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Abu Dhabi, UAETuesday 26 March 2019

Brexit: A third of the cabinet could walk over no-deal, says rebel MP

Key May ally Philip Hammond refused to rule out leaving the government if Britain headed towards a no-deal

Britain's Chancellor of the Exchequer Philip Hammond has lowered UK forecast. Reuters
Britain's Chancellor of the Exchequer Philip Hammond has lowered UK forecast. Reuters

Britain’s embattled prime minister Theresa May could lose a third of her Cabinet if she leads the nation towards a no-deal Brexit, according to a former Conservative MP who quit the party to join the newly formed Independent Group.

Sarah Wollaston left the Conservative Party on Wednesday with fellow Pro-EU colleagues Heidi Allen and Anna Soubry in protest at the prime minister’s handling of the Brexit process, joining eight ex-Labour MPs in the new political party.

The three former Conservatives said they no longer knew what the party stood for and accused Mrs May of pandering to MPs from the pro-Brexit European Research Group, who support a no-deal Brexit.

Dr Wollaston warned on Thursday that more of her former colleagues could leave if Britain crashing out of the EU without an agreement on March 29 became the most likely scenario.

"I know that there are many colleagues on my side who will be watching carefully and expecting Theresa May to be certain that she is not going to take us out on a no-deal Brexit," she told the BBC.

"Certainly I think that a third of the Cabinet, I'm pretty clear, would walk if they were looking at a no-deal Brexit."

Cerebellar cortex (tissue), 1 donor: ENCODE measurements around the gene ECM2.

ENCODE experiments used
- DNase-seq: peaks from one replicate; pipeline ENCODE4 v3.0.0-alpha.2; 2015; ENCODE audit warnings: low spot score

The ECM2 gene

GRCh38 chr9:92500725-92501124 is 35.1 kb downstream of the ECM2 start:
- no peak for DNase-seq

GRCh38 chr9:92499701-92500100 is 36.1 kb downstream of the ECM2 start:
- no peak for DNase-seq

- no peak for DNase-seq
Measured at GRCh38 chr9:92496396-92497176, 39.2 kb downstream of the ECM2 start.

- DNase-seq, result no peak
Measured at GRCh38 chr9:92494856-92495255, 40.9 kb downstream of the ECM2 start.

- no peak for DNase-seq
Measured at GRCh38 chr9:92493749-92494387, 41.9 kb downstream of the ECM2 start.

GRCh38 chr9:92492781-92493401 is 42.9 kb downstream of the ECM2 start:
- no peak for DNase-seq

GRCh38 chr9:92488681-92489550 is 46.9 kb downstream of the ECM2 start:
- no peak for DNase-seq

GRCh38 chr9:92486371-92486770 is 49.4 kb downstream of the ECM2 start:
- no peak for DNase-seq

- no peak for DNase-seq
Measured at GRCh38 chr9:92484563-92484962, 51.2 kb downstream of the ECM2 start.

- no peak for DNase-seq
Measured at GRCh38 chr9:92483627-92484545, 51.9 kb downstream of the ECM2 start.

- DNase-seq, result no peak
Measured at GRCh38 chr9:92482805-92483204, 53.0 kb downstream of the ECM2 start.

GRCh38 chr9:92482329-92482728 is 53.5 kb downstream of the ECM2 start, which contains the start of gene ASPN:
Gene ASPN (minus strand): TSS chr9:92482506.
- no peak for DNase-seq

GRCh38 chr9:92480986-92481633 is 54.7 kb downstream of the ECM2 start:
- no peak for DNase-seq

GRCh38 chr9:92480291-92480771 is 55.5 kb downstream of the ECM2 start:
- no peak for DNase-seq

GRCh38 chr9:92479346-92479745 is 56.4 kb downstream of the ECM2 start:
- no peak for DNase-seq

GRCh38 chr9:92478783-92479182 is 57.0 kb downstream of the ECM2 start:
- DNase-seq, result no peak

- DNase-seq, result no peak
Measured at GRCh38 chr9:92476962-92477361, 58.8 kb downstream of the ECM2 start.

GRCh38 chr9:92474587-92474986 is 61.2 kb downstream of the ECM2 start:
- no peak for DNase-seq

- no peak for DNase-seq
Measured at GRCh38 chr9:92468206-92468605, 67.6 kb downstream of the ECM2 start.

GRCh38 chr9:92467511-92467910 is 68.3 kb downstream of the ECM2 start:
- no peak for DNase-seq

Meanwhile Chancellor Philip Hammond, a key May ally who supported Remain in the 2016 EU referendum, failed to dispel speculation that he would join his fellow pro-EU MPs in the Independent Group.

When asked directly by the BBC on Thursday if he would leave the government in the event of a no-deal, he responded: "All I am going to say to you is I always do what I believe is in the best interest of the country."

He later said it was “definitely not" in the best interests of the country to leave without a deal.

Mrs May travelled to Brussels on Wednesday to press for “legally binding changes” on the contentious backstop policy of the Brexit withdrawal agreement. The prime minister wants guarantees that the backstop will only be temporary.

Mr Hammond said Mrs May’s talks with European Commission President Jean-Claude Juncker had been “good and constructive”. He said parliamentarians could be able to vote on a revised Brexit deal as soon as next week.

Mrs May has promised to give parliamentarians an opportunity to decide what to do on February 27 if she cannot get a revised deal from the EU.

If she is unable to get the guarantees from Brussels, then Mrs May will have to decide whether to press for an extension of Article 50 — delaying Brexit — or risk crashing out with a no-deal.

British tabloid The Sun reported that some senior ministers had warned the prime minister that she must delay Brexit if she fails to get a deal or face wide-scale rebellion.

Updated: February 25, 2019 06:45 PM

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